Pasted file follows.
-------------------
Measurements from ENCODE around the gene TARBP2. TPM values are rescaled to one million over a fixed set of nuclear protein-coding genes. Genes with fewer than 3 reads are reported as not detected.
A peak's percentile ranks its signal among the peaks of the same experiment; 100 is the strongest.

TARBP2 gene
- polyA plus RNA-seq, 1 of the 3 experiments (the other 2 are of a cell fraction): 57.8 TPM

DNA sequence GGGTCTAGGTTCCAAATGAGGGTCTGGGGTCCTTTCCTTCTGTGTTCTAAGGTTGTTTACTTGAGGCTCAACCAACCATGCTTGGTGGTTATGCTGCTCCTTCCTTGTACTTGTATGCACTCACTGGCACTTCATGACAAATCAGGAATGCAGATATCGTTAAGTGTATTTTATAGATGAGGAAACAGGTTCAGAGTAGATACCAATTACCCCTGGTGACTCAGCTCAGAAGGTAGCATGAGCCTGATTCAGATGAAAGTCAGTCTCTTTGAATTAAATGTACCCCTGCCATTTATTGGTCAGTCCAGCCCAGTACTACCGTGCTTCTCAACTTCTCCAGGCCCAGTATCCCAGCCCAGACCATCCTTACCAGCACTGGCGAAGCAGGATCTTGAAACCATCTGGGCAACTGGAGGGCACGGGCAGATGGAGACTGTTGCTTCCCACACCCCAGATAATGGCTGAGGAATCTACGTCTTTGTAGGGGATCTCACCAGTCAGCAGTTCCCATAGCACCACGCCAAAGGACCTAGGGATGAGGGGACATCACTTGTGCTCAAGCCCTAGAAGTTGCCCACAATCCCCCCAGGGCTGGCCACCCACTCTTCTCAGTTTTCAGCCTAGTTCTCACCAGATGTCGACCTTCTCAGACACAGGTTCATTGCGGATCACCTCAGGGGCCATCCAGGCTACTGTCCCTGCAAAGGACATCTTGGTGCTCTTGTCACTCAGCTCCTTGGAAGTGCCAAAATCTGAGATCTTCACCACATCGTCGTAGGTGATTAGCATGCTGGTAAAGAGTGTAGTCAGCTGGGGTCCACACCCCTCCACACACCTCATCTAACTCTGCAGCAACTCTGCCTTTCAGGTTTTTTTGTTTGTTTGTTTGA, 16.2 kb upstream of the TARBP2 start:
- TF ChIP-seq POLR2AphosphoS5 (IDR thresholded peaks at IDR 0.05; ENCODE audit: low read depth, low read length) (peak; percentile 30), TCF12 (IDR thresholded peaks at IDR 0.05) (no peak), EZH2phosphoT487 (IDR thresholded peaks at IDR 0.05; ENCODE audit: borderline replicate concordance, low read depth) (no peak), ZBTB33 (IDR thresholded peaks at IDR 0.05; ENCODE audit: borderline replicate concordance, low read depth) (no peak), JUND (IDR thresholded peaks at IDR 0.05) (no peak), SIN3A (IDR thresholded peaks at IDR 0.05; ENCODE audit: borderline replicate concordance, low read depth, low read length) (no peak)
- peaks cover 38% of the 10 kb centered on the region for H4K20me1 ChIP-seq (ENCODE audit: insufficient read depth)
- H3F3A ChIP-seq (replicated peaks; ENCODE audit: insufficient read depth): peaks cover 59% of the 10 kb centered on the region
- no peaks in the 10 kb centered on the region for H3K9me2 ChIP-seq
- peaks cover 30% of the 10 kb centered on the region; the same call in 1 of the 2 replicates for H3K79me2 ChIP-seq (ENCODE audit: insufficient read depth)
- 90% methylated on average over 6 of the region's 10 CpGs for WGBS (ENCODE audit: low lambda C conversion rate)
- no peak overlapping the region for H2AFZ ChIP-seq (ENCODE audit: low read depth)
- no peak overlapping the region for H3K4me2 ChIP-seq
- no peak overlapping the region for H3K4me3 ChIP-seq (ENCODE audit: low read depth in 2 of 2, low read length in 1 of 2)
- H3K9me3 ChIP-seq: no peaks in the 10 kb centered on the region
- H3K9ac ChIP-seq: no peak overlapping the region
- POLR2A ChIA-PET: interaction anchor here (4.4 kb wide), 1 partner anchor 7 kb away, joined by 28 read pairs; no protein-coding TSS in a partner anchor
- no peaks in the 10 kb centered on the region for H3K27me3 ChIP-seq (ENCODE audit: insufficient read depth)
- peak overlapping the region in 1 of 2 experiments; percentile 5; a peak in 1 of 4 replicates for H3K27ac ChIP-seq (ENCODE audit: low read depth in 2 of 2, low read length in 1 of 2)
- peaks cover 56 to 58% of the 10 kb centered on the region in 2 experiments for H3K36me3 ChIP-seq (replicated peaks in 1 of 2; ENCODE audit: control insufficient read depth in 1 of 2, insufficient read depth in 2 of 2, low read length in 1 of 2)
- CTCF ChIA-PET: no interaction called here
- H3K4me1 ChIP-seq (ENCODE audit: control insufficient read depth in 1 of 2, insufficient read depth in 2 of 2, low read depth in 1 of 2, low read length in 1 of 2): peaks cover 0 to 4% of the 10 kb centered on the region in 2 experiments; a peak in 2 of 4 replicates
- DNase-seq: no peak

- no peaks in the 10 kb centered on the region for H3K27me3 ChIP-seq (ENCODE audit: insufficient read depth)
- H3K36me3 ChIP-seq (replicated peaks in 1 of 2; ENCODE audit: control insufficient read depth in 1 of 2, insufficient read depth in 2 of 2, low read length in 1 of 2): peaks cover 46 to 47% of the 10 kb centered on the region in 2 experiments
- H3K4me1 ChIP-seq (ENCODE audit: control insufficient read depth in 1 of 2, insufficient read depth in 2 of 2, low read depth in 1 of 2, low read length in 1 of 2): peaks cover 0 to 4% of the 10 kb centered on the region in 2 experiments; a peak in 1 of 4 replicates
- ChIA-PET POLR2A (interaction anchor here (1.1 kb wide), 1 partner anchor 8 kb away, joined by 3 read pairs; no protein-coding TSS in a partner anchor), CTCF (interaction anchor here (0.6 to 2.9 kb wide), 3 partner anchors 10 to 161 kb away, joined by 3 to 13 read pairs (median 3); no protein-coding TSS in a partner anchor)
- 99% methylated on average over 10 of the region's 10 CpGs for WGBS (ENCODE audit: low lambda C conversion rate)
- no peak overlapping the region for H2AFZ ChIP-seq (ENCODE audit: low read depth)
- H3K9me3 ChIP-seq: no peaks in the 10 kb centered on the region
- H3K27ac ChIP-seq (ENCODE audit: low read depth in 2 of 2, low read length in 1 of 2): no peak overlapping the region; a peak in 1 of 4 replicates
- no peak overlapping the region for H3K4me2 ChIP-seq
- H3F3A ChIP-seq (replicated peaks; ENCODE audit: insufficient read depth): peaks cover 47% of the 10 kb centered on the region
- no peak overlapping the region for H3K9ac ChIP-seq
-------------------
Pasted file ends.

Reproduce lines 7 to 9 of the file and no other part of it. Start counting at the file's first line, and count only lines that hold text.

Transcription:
- peaks cover 38% of the 10 kb centered on the region for H4K20me1 ChIP-seq (ENCODE audit: insufficient read depth)
- H3F3A ChIP-seq (replicated peaks; ENCODE audit: insufficient read depth): peaks cover 59% of the 10 kb centered on the region
- no peaks in the 10 kb centered on the region for H3K9me2 ChIP-seq